|Publication number||US8223119 B1|
|Application number||US 11/824,265|
|Publication date||Jul 17, 2012|
|Filing date||Jun 29, 2007|
|Priority date||Jun 29, 2007|
|Publication number||11824265, 824265, US 8223119 B1, US 8223119B1, US-B1-8223119, US8223119 B1, US8223119B1|
|Inventors||Michael J. Krenz, Pamela K. Hahn, Bryan C. Schultz, Charles B. Dirks|
|Original Assignee||Rockwell Collins, Inc.|
|Export Citation||BiBTeX, EndNote, RefMan|
|Patent Citations (5), Referenced by (4), Classifications (12), Legal Events (1)|
|External Links: USPTO, USPTO Assignment, Espacenet|
The present invention relates, generally, to aircraft cockpit displays and, more particularly, to a system and method for manipulating a graphical flight display.
Aircraft flight displays continue to advance in sophistication, achieving increasingly higher levels of information density, and consequently, presenting an increase in visual information to be perceived and understood by the operator. In many applications, it is important that visual displays provide a proper cognitive mapping between what the operator is trying to achieve and the information available to accomplish the task. As a result, such systems increasingly utilize human factor design principles in order to build instrumentation and controls that work cooperatively with human operators.
Although cockpit user interfaces have improved in recent years, additional improvements in user friendliness and ease of use of graphical flight displays are desired. For example, flight planning typically involves dynamically placed objects that do not lend themselves easily to graphical manipulation without smooth cursors. Particularly problematic for in flight route manipulation is selecting discrete objects on a graphical flight display using smooth cursors, which is especially difficult in harsh environments such as flight decks. Specifically, motion within the aircraft makes it difficult to select or manipulate a flight plan if any alterations are desired or required. Typically, when an addition or alteration is made on current interfaces with onboard flight management systems, the pilot is required to know in advance the intended input structure and pattern. This requirement for the memorization of the specific input procedures associated with each type of edit limits a pilot's ability to access the full realm of current navigation systems.
Consequently, a system and method for providing accurate and efficient graphical flight planning interface manipulation is needed.
Accordingly, the various embodiments of the present invention are directed to a system and method for providing a graphical flight planning interface.
According to a first embodiment, a system for providing a graphical flight planning interface is disclosed. System comprises a user input device, a cursor control device and a menu engine. User input device is suitable for receiving flight plan information from a user. Cursor control device may be suitable for providing tracked motion for a cursor image displayed on a graphical display. Specifically, cursor control device may limit cursor movements to a displayed flight route path when a cursor image is placed on the flight route. In this manner, an operator may follow the flight path with the cursor image and acquire flight path information at any desired point along the flight path. System menu engine is suitable for generating and displaying relevant flight information at a point along the displayed flight route when the cursor image is placed on the point via the cursor control device.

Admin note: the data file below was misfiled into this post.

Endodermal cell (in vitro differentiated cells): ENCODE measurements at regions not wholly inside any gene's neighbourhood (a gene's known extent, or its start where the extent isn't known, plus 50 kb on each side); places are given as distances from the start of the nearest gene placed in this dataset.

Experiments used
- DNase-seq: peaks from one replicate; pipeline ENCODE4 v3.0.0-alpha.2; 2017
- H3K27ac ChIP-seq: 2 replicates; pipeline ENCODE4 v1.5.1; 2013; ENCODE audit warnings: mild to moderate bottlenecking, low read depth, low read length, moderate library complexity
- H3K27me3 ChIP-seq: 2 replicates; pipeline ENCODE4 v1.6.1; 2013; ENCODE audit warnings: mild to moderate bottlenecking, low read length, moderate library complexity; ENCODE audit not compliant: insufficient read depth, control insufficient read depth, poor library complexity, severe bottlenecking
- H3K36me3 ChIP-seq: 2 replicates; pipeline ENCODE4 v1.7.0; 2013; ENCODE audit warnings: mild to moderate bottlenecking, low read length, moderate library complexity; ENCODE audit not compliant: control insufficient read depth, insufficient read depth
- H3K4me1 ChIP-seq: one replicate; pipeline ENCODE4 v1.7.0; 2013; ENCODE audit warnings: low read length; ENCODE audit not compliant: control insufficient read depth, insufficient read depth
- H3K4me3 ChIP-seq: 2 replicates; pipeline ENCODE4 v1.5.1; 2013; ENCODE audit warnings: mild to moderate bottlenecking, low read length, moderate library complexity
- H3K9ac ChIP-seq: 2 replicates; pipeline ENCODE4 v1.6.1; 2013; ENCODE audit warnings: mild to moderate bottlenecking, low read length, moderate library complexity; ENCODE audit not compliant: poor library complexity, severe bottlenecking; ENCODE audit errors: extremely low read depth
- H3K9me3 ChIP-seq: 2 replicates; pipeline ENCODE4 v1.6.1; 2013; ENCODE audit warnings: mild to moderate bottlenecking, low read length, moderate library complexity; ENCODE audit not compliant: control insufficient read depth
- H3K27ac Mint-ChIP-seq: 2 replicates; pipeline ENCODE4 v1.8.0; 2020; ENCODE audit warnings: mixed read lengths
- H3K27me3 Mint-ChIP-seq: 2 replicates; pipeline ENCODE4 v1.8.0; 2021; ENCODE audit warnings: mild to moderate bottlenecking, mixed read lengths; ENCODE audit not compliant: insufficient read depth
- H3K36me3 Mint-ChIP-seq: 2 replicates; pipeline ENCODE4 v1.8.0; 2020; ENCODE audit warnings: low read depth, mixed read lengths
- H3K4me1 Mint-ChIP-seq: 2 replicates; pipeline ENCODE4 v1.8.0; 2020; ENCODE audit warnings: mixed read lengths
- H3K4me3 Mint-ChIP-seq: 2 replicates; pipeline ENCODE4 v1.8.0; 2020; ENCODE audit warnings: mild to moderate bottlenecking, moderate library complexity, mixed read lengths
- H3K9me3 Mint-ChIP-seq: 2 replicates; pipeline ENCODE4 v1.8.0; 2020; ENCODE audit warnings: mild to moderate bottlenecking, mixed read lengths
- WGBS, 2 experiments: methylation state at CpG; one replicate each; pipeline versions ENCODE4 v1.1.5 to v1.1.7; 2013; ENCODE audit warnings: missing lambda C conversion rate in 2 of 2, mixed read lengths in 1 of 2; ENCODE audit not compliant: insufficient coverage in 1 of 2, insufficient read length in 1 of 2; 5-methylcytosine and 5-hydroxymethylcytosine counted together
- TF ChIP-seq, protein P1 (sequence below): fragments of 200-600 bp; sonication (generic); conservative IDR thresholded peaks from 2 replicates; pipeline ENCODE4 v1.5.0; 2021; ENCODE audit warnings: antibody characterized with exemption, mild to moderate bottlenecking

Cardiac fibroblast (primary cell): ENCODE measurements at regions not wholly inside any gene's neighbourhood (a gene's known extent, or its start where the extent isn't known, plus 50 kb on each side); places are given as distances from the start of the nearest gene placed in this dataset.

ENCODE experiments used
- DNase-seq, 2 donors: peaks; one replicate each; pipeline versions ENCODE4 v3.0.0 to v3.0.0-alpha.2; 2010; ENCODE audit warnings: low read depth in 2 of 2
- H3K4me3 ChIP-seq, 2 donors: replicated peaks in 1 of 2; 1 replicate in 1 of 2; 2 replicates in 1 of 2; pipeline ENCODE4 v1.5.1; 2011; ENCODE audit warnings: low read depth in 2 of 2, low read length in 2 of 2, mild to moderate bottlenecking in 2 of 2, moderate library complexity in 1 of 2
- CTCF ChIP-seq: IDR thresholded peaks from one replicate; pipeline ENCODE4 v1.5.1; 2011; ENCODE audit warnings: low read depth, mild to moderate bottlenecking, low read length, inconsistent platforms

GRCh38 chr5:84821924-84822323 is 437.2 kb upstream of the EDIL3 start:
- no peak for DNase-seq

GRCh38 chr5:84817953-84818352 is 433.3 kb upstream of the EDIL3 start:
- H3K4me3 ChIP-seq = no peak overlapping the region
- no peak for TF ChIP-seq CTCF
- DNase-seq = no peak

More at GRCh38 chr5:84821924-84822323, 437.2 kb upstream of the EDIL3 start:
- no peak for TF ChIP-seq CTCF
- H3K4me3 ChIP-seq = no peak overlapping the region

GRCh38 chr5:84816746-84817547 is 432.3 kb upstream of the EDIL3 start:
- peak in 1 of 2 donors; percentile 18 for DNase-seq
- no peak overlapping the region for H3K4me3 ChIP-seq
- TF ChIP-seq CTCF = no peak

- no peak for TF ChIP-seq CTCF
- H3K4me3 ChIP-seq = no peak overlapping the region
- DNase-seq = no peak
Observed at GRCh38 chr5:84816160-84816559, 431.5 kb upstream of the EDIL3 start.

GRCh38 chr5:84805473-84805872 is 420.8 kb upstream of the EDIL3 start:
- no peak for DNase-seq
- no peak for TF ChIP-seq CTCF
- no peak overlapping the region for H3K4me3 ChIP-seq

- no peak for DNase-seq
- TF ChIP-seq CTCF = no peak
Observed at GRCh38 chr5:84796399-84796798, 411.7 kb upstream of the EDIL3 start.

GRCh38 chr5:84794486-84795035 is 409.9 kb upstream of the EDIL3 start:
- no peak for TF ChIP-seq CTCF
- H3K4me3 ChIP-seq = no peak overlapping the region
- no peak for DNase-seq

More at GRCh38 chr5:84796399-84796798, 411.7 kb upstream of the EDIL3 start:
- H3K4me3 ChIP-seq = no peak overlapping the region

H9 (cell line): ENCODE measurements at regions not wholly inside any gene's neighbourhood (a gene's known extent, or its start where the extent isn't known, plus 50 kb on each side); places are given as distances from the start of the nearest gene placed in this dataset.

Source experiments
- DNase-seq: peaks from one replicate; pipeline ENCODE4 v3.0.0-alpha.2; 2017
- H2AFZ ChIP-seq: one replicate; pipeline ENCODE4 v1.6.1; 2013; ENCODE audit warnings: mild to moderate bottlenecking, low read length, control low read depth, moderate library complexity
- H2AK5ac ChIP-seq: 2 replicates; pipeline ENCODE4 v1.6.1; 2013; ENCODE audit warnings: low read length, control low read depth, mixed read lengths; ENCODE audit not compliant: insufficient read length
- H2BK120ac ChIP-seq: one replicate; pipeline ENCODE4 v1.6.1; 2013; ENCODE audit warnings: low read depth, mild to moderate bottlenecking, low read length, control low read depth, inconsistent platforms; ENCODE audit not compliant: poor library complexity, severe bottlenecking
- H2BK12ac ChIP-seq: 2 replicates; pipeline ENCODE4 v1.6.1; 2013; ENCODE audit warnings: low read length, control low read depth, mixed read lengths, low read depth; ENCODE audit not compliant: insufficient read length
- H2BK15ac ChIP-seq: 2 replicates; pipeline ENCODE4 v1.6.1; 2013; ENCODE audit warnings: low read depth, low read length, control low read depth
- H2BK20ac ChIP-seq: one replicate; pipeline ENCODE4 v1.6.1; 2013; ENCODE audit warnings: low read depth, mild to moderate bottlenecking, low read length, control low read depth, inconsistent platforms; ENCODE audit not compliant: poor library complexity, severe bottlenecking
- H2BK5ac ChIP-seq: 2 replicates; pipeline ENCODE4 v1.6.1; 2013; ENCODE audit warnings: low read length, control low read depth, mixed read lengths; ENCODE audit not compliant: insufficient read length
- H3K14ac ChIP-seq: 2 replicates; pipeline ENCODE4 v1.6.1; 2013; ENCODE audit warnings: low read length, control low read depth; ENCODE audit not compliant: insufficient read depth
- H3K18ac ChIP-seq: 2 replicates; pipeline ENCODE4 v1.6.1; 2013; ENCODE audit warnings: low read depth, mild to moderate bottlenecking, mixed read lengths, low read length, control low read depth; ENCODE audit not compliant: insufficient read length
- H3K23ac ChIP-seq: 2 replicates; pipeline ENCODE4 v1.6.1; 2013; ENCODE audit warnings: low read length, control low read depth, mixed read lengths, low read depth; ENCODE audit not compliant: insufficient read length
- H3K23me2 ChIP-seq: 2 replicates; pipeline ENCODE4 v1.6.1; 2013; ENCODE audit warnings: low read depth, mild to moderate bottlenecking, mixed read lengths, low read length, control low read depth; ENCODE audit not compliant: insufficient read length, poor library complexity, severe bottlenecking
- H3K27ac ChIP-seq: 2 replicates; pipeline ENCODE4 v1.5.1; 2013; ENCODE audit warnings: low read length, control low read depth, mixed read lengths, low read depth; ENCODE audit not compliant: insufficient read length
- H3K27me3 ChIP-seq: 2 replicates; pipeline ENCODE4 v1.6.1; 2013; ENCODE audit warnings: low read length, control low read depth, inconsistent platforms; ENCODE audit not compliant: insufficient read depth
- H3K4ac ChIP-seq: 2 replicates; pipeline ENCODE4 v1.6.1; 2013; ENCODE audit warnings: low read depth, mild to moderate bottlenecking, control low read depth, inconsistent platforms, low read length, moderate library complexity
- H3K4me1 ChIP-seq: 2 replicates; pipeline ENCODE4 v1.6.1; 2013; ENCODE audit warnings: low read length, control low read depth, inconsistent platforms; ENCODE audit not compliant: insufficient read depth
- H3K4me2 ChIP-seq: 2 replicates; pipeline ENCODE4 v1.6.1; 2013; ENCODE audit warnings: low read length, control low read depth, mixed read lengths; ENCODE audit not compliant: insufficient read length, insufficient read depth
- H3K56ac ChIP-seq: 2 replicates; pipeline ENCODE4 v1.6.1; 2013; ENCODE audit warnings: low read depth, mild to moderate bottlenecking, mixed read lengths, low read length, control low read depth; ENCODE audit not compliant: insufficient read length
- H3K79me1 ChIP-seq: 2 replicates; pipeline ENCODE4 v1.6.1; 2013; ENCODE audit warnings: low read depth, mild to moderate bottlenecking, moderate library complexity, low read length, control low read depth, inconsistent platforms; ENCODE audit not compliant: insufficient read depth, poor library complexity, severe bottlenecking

According to a second embodiment, an apparatus suitable for providing a graphical flight planning interface is disclosed. Apparatus may be a display operably connected to a system suitable for providing cursor image control. Display is suitable for providing a visual interface for an operator utilizing a system according to an exemplary embodiment of the present invention. Display may further comprise a view of an aircraft symbol, one or more waypoint symbols, and a plurality of line segments connecting the waypoint symbols. Display suitably comprises a cursor image suitable for positioning in accordance with input from a user input device received via a cursor control device. Cursor image is suitable for locking onto and tracing any of the plurality of line segments. Display may also be suitable for displaying an information readout suitable for providing flight information and an interactive menu suitable for providing flight information and flight path manipulation.
It is to be understood that both the foregoing general description and the following detailed description are exemplary and explanatory only and are not restrictive of the invention claimed. The accompanying drawings, which are incorporated in and constitute a part of the specification, illustrate an embodiment of the invention and together with the general description, serve to explain the principles of the invention.
The numerous objects and advantages of the present invention may be better understood by those skilled in the art by reference to the accompanying figures in which:
Reference will now be made in detail to presently preferred embodiments of the invention, examples of which are illustrated in the accompanying drawings.
Referring now to